Saturday, 9 August 2014

Creeping Concrete.

                                Castle similar to that of Binamy

In the north of Cornwall, not far from the sea stood Binamy Castle, a mid fourteenth century moated castle the remains of which can be seen on what is known as Binamy Farm. Binamy Castle has had a place in my heart many many years, sadly the foundations of this once fine medieval building and the site on which is stood will soon be surrounded by a large housing estate.
                      Aerial photograph of Binamy Farm and the housing development surrounding it.

Talk of the destruction of our countryside and its heritage has been a big issue for years, and still is. Philip Larkin wrote of it in his 1972 poem Going, going, which I read last evening.

Larkins penultimate verse reads:

And that will be England gone,
The shadows, the meadows, the lanes,
The guildhalls, the carved choirs.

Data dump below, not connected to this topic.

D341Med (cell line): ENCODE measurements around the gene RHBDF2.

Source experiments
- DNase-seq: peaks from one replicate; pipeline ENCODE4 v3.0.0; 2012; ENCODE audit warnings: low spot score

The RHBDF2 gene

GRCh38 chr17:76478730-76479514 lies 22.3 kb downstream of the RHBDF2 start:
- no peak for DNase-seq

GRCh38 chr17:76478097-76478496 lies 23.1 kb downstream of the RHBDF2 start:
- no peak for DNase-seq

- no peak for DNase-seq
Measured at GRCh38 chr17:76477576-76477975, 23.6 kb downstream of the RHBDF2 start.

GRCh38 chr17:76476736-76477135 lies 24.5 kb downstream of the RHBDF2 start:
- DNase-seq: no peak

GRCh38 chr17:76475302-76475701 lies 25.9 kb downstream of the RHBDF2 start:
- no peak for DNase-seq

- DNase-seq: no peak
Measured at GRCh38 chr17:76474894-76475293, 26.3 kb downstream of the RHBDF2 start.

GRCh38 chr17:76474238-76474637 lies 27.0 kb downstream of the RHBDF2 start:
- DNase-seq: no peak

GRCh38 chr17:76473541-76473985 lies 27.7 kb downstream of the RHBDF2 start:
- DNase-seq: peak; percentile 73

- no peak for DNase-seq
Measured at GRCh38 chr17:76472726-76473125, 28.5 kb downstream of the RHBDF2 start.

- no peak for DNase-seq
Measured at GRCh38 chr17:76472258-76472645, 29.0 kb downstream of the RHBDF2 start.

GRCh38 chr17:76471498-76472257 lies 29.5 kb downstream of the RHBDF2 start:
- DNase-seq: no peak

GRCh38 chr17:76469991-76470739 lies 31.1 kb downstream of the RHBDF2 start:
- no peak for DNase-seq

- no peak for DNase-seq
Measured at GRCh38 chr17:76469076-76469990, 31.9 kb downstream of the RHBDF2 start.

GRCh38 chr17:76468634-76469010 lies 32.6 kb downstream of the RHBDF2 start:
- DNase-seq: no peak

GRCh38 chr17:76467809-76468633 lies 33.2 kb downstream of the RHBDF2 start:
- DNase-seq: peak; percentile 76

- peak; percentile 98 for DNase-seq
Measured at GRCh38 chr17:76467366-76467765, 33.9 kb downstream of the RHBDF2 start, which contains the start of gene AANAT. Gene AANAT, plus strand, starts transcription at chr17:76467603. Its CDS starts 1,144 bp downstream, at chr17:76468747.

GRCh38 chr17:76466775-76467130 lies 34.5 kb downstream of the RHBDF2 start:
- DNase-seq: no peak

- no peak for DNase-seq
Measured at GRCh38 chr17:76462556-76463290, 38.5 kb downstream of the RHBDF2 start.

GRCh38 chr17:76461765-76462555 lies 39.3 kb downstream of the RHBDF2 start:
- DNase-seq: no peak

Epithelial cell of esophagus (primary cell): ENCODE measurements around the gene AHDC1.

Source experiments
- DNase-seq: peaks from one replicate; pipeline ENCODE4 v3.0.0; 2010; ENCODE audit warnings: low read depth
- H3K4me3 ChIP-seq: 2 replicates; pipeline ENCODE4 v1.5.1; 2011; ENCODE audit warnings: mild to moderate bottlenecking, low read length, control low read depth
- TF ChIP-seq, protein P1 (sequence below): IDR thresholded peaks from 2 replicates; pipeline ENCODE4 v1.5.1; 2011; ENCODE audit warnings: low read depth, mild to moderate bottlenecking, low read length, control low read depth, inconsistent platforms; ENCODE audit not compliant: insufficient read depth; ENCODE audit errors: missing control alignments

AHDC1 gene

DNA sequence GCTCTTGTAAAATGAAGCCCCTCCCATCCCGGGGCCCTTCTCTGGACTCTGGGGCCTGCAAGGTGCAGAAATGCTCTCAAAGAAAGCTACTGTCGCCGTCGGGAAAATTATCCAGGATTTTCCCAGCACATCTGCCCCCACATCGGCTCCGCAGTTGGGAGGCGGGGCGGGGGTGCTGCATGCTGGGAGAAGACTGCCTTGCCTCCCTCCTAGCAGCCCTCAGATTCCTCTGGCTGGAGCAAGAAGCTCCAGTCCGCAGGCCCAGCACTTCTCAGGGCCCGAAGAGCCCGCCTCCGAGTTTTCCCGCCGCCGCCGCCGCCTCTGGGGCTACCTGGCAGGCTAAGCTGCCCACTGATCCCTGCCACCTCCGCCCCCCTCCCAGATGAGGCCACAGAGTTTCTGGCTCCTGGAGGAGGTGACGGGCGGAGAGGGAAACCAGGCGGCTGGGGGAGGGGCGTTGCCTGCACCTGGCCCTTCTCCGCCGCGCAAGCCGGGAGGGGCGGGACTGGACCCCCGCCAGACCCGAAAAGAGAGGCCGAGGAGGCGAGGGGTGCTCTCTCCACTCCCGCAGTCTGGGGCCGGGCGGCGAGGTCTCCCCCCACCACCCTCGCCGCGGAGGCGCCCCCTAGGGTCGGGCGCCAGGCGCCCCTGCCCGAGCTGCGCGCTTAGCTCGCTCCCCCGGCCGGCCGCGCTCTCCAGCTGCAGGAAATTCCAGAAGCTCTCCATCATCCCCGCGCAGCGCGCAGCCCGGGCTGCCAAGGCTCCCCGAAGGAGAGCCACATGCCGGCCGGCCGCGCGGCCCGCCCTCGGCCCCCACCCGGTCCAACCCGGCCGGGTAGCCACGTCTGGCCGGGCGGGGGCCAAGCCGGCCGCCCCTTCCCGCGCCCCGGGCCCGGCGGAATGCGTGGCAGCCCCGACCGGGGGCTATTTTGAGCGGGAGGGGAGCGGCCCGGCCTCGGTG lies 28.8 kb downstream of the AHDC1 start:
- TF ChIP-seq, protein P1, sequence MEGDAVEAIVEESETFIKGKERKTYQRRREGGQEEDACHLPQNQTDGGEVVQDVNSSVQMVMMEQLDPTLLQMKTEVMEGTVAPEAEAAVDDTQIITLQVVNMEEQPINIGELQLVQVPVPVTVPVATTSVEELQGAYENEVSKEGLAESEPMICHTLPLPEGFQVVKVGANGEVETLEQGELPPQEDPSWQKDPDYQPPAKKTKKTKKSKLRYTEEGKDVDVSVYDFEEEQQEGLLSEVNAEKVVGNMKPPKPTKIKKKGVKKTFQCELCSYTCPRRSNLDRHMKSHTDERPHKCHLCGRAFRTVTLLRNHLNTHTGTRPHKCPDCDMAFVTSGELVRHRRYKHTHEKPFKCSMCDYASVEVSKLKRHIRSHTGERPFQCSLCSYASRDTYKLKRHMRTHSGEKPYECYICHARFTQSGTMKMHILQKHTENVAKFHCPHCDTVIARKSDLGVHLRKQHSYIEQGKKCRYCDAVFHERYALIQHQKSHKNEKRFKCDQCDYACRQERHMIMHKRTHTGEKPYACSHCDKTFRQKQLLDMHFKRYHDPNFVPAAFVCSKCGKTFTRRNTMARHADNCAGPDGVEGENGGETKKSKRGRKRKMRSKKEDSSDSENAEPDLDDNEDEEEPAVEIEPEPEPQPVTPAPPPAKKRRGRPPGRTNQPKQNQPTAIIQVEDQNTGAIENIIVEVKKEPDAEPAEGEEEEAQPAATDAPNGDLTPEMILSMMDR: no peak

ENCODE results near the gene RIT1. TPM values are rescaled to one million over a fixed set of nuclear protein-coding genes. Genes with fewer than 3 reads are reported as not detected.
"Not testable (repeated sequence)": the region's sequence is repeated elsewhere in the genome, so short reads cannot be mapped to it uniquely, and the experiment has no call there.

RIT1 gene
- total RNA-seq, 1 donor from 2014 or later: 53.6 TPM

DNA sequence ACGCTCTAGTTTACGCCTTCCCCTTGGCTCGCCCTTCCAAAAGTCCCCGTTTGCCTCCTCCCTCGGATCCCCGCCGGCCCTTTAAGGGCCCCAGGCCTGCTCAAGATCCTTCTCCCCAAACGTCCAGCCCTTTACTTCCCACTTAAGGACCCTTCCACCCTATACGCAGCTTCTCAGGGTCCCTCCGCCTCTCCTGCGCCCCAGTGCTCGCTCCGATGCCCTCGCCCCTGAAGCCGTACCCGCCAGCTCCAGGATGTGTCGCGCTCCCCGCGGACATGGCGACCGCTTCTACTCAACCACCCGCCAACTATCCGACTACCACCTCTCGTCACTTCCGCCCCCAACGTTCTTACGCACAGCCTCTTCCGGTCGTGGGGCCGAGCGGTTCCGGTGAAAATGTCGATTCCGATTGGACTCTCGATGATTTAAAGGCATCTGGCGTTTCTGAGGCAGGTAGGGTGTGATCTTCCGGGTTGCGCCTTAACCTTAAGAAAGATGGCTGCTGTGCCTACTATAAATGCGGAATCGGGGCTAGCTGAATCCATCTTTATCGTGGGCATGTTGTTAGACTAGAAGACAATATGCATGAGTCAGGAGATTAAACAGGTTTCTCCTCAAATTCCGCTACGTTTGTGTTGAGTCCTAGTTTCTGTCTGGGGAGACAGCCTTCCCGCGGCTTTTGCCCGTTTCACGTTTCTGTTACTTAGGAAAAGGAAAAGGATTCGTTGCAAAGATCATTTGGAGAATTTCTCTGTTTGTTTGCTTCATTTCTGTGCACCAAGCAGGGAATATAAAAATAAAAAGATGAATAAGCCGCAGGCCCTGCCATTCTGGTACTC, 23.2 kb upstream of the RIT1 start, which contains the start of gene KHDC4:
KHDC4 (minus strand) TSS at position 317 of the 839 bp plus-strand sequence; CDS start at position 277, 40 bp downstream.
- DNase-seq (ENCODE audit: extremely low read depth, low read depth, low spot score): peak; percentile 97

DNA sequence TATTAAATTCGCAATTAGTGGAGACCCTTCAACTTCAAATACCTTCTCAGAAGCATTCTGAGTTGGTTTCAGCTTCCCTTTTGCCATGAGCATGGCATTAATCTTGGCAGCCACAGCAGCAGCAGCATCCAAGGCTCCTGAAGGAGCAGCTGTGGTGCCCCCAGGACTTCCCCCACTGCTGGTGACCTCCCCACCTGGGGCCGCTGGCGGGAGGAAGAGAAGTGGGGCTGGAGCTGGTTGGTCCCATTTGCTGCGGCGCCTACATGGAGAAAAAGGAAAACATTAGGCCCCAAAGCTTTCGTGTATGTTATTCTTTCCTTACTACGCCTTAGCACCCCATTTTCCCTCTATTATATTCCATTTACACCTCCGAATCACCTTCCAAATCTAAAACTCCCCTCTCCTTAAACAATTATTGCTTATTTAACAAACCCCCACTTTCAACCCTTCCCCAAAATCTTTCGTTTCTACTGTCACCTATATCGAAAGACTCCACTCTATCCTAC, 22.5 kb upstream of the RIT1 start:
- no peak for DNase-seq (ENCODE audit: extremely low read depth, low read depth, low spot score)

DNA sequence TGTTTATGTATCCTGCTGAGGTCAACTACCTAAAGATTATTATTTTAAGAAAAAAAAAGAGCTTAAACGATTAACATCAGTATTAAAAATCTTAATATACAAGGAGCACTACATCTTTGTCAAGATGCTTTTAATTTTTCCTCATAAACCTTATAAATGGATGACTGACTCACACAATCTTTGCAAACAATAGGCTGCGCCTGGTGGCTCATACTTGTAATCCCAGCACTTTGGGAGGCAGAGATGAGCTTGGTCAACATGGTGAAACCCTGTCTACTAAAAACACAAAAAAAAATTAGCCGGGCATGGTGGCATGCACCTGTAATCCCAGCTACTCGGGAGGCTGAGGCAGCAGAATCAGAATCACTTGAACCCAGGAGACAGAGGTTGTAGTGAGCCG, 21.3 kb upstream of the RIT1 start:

There'll be books; it will linger on
In galleries; but all that remains
For us will be concrete and tyres.

Larkin's poem has a hard hitting environmental message that rings to true for me, not only in its historical sense but in also in real time, I have watched houses springing up around me where there was once an apple orchard, large oak trees and a stream.

Larkin's was commissioned by the Department of the Environment to write a poem to feature in their report ‘How Do You Want To Live?’ His work was used but edited, and lines taken out as controversial or offensive but he later published it if full. His poem smacks of fatalism, it can be said that it is as much about growing old as it is about the environmental issues, but was Larkin right, of course he was, but has any action been taken to prevent or at least control this destructive disease, this creeping concrete?   Has the words of  this fine Poet Laureate made a difference.

I don't think so!

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